In fact, a deep understanding of technology is one of the 15 essential professional development areas teachers should focus on, the team at Wabisabi Learning. The most effective teacher training focuses on helping teachers advance student growth and potential with the best technology available.

Eli Zimmerman at EdTech explains how Google and Digital Promise teamed up to help introduce new education technology into the classroom. The goal of this project is to help teachers adopt technologies that can solve everyday problems and make life and learning easier for both teachers and students. “K–12 teachers are interested in adopting technology, but low confidence in their abilities to use it well enough to make the integration worth the investment is a significant barrier,” he writes.

That’s why the program focuses on helping teachers adopt a hands-on approach to classroom technology. By showing teachers how to use this technology, they become more confident and empowered in using it themselves and sharing it with students.

Technology can also be used to help teachers collaborate on professional development courses virtually, says online educator Valencia Gabay. This community-based practice offered an unexpected source of enlightenment and self-discovery. “Throughout the process, the goal changed from simply learning with and from each other to coaching and mentoring, shifting work culture, and creating a collective consciousness among the faculty,” she explains.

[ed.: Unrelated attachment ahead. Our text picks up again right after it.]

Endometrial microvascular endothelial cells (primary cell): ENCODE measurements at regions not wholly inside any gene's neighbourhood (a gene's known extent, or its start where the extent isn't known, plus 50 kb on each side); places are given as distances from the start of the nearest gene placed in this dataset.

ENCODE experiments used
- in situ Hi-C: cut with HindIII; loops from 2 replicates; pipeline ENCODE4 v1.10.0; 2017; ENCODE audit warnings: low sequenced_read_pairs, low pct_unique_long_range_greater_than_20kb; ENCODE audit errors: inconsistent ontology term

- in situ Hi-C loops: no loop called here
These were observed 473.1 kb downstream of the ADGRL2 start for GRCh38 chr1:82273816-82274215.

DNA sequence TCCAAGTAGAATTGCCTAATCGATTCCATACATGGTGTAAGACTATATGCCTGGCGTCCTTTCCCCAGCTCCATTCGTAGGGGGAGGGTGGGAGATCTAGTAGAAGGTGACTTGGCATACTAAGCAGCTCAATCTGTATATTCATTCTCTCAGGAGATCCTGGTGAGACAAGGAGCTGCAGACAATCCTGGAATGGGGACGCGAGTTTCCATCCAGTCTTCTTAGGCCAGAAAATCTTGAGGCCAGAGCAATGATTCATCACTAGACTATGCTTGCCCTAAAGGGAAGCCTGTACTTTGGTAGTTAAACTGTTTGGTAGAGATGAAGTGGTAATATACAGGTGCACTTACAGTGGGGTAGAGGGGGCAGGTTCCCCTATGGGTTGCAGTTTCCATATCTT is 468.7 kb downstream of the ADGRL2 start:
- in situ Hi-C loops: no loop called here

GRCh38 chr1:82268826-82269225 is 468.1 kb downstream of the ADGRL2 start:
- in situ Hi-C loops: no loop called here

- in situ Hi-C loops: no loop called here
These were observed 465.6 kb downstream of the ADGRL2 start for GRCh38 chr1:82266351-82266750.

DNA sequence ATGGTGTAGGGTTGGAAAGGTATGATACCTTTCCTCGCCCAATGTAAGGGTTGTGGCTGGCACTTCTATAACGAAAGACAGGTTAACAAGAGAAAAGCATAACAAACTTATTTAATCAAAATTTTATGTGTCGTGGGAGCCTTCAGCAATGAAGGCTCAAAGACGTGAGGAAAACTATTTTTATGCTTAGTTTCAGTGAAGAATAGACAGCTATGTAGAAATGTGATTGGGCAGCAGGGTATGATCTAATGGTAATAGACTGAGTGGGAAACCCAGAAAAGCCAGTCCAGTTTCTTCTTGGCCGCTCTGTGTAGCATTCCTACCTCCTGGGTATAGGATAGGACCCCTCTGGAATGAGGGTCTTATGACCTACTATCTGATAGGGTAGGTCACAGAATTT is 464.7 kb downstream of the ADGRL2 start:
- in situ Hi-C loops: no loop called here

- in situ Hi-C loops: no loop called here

The processes that teachers learned in the virtual model were then applied to their classrooms. This group coaching and mentoring model helped teachers feel heard, engaged and fully supported. It also made them better prepared to teach 21st century learners.

Teachers working on computers, representing professional development

Subject-Specific Collaboration and Development

Collaboration is at the core of a successful school district, and collaboration-based development is a popular and effective method of teacher training. English teacher Linda Myers believes that effective educator workdays are those which allow teachers’ space and time to collaborate, communicate and create with their peers.